It’s just over a month and eight games since Sunderland won 4-0 at Crewe Alexandra in an “emphatic,” “ruthless” and “stunning” performance.
Not my words - these are just some of the headlines from the press reports which followed the game at Gresty Road on October 19.
Okay, it was perennial strugglers and development specialists Crewe, you might add, but we’d enjoyed our best start to a season in many a year, and had bounced back superbly from a freak 4-0 reverse in crazy weather at Portsmouth.
Despite another slip-up, the 1-0 home defeat against Charlton, the Lads recovered once again to dump Championship QPR out of the League Cup.
Indeed, as recently as October 26, Lee Johnson was the darling of the travelling red and white army, jigging with his players in front of our jubilant away supporters at Loftus Road.
Six games and four weeks later, Sunderland have won just once, last Saturday’s 2-0 home defeat of Ipswich, and currently sit sixth in the League One table.
Everyone is entitled to their opinion. Mine is that there is no need to press the panic button - there is no need for alarm. I feel as though any calls for Johnson to be relieved of his duties are premature, unjustified and uncalled for.
For a start, when everything seemed rosy in our garden a few weeks ago, Johnson himself declared that there would be bumps in the road. And he was right. We have indeed endured a bad run. It came out of the blue, but it has happened.
All teams, with the exception of Arsene Wenger’s invincible Arsenal side and one or two others, lose games and go through a period of poor form. It has always been part of football.
It could be argued that we’ve already stopped the rot. Yes, we dropped two points at Shrewsbury despite being a goal and a man up at half time, but we’ve still taken four points from six. Win on Saturday at Cambridge and that will be seven points from nine.
I just don’t see any real reason to be worried. We’ve had injuries in key positions and have struggled in recent games, but I saw enough on Tuesday night to feel comfortable about all things SAFC.
A few sloppy passes, some terrible crosses, and the conceding of a great goal after we failed to clear our lines – but there were plenty of positives with the performances of Bailey Wright, Alex Pritchard, Dan Neil, and Nathan Broadhead. We had good spells of possession and had Pritchard scored a second with a chance shortly after half time it would have been a different story. We still look generally like a good side with much more to offer in the games ahead.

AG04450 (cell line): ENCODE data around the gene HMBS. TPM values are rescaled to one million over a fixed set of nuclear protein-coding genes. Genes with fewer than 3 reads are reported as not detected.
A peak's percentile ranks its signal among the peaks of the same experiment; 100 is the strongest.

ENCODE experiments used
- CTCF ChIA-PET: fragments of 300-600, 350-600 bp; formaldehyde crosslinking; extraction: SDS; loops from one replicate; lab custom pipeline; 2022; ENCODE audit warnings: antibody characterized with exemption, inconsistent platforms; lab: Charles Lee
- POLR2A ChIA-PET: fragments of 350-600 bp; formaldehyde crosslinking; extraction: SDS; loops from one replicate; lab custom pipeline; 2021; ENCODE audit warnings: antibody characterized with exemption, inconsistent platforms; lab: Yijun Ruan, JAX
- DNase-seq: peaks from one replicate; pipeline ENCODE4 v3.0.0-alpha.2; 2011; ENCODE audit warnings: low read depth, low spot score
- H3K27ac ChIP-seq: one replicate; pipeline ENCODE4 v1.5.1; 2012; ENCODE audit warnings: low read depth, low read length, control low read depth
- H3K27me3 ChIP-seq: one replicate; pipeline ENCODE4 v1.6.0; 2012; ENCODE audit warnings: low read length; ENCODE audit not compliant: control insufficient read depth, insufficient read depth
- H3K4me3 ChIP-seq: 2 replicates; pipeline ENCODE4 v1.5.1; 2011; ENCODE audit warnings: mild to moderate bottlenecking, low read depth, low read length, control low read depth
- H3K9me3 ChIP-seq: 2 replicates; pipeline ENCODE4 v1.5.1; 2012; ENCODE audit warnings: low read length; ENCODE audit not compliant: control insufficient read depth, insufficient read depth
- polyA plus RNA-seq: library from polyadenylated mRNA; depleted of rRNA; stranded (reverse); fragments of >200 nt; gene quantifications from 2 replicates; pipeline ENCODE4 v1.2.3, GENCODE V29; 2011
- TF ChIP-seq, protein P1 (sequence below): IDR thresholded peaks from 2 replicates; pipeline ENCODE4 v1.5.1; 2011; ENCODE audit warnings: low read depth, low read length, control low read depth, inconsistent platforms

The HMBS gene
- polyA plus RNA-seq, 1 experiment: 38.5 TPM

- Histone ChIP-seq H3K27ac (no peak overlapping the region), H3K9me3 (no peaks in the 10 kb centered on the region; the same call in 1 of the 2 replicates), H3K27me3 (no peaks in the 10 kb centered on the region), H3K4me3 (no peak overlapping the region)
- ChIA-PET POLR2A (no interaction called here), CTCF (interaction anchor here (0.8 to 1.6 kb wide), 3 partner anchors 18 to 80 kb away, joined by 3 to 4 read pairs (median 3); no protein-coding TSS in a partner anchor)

We seem to have a happy camp. The players all seem to enjoy playing for Lee Johnson and clearly remain committed to the cause and his way of doing things.
Say what you like about his ‘philosophy’ and technical way of speaking, it must be the same footballing language as Kristjaan Speakman and Kyril Louis Dreyfus. It’s very much a structured approach at Sunderland, with Johnson not the manager but head coach – a key cog in the wheel.
Switching Johnson for another manager or head coach would upset the harmony of that management team. It might even show a chink in the armour. We’ve shown very much a united front under the new owner. If one man can be thrown out of the boat, what would that say about the security of the others?
In my view, it would be foolish to make any major structural changes after a few poor results – and again – four points from six is a sign that we’re already turning the corner.
Jack Ross was shown the door earlier in the season two years ago – when we were also sat in sixth place back in October 2019. It seemed like the right decision back then, with fears that Ross was on course to narrowly miss out on promotion for a second successive season.
But we didn’t go up anyway in 2019/20 (albeit with the pandemic playing its part), or in 2020/21. Both Phil Parkinson and Johnson himself, coming in part-way into a season, were unable to turn a supposedly unsatisfactory season into a successful promotion campaign.
Now there is a difference. This season, for the first time in many a year, we’re investing our focus on young players rather than going down the tried and tested route with seasoned pros and journeymen.
Lee Johnson is part of this new focus, this new era of academy progression and ambitious recruitment at Sunderland. His previous seasons here were under a different set-up, a different approach, which changed for the better last summer.
Now he has his own team. He has a squad full of quality, young, ambitious footballers, several of whom are not previously tested at this level. Therefore, there are no guarantees, but there are never any certainties in football. This is a calculated approach by our men at the top, and one we must back to the hilt. Simply buying League One experience has not worked in the past, and can never be a long term, ambitious approach.
I enjoy watching this team. I enjoy having Lee Johnson as our manager and I see the enormous potential we have to develop together. We’re a work in progress, but there’s nothing broken, so there’s no need to fix or change anything. After all, we’re in a strong position in the league and have a cup quarter final against Arsenal to look forward to!